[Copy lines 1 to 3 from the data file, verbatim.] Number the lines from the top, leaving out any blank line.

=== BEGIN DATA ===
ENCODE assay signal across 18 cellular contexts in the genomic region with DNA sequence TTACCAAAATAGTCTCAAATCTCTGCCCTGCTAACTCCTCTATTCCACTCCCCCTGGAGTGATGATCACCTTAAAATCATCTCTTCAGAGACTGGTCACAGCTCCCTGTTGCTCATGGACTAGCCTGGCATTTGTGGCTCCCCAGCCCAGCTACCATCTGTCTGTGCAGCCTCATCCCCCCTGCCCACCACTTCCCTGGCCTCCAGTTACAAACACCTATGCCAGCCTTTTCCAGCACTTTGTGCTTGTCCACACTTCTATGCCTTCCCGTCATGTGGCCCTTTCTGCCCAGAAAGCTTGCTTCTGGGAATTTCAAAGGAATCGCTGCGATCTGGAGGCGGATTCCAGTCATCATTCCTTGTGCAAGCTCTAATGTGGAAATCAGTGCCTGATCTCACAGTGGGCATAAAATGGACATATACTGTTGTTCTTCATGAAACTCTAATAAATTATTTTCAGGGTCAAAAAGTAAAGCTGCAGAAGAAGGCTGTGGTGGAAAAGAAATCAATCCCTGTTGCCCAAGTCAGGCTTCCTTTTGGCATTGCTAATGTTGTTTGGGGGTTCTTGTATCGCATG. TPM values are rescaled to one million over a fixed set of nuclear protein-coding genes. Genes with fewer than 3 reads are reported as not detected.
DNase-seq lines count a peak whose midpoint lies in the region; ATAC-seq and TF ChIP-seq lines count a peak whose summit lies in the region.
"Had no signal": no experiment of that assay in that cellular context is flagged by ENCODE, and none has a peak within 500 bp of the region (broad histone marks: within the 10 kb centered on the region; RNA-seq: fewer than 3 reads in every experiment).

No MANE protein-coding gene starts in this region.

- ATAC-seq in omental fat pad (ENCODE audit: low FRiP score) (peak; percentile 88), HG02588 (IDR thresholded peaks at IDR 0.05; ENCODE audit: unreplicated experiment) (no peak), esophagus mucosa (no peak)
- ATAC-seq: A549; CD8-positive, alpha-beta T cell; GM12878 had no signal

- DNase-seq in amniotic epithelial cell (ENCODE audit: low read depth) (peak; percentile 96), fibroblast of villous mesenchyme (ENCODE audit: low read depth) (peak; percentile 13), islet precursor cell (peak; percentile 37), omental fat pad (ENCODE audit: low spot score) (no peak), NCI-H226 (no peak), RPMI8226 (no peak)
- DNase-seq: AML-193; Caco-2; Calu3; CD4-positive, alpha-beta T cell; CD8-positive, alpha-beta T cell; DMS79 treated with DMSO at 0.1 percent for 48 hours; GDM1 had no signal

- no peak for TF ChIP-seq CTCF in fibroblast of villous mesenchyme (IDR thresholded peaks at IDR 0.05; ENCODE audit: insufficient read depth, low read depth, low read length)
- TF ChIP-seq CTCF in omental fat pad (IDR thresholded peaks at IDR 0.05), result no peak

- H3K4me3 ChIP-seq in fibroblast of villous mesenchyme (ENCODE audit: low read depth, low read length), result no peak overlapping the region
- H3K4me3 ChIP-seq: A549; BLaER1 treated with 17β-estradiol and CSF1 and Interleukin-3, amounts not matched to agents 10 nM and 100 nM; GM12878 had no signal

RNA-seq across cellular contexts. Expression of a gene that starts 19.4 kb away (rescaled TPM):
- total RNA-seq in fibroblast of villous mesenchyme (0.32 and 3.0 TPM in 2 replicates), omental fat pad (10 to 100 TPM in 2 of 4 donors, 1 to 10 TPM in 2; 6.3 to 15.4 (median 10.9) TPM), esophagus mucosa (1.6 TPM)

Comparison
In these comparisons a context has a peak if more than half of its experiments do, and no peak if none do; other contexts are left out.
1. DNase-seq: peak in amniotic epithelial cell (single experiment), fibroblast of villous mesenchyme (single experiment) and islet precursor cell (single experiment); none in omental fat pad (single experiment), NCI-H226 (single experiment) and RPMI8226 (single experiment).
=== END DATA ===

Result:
ENCODE assay signal across 18 cellular contexts in the genomic region with DNA sequence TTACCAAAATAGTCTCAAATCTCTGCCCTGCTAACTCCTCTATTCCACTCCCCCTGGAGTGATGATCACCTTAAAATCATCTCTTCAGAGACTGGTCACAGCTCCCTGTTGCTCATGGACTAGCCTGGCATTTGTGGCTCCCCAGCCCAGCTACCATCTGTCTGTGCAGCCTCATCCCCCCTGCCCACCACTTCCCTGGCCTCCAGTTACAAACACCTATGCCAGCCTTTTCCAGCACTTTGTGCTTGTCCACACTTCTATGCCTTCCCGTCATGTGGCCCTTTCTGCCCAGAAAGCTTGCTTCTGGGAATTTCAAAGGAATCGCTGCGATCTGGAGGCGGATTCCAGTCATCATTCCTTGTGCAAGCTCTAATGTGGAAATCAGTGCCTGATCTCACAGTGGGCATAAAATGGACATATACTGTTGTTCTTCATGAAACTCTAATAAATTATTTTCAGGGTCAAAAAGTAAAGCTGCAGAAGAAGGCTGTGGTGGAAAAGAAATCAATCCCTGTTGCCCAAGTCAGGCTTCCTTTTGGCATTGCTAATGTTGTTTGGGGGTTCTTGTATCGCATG. TPM values are rescaled to one million over a fixed set of nuclear protein-coding genes. Genes with fewer than 3 reads are reported as not detected.
DNase-seq lines count a peak whose midpoint lies in the region; ATAC-seq and TF ChIP-seq lines count a peak whose summit lies in the region.
"Had no signal": no experiment of that assay in that cellular context is flagged by ENCODE, and none has a peak within 500 bp of the region (broad histone marks: within the 10 kb centered on the region; RNA-seq: fewer than 3 reads in every experiment).